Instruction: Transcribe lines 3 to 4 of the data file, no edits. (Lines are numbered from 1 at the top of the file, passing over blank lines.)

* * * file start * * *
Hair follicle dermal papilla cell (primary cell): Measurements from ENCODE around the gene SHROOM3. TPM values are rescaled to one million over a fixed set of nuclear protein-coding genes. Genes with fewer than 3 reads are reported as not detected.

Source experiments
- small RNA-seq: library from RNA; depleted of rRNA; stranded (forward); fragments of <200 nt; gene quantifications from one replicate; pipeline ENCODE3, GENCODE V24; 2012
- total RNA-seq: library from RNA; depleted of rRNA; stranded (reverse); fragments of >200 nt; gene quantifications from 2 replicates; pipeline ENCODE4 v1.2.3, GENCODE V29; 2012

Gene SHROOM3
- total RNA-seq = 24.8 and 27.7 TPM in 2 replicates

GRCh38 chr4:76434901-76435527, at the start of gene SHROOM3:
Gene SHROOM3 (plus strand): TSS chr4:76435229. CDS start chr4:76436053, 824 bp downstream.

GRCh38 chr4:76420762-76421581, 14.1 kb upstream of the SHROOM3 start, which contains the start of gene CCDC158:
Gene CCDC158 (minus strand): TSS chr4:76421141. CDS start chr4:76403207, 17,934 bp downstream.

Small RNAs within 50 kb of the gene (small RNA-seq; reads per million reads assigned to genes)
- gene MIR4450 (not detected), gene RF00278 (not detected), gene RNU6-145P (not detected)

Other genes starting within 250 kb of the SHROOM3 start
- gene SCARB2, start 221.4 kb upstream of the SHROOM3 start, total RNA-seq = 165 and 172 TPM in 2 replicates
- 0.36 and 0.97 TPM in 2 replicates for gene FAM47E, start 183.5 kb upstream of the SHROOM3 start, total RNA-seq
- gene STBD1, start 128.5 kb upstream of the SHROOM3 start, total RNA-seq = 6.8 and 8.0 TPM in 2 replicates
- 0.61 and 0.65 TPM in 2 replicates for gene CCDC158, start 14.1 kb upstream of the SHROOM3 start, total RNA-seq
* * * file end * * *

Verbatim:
- small RNA-seq: library from RNA; depleted of rRNA; stranded (forward); fragments of <200 nt; gene quantifications from one replicate; pipeline ENCODE3, GENCODE V24; 2012
- total RNA-seq: library from RNA; depleted of rRNA; stranded (reverse); fragments of >200 nt; gene quantifications from 2 replicates; pipeline ENCODE4 v1.2.3, GENCODE V29; 2012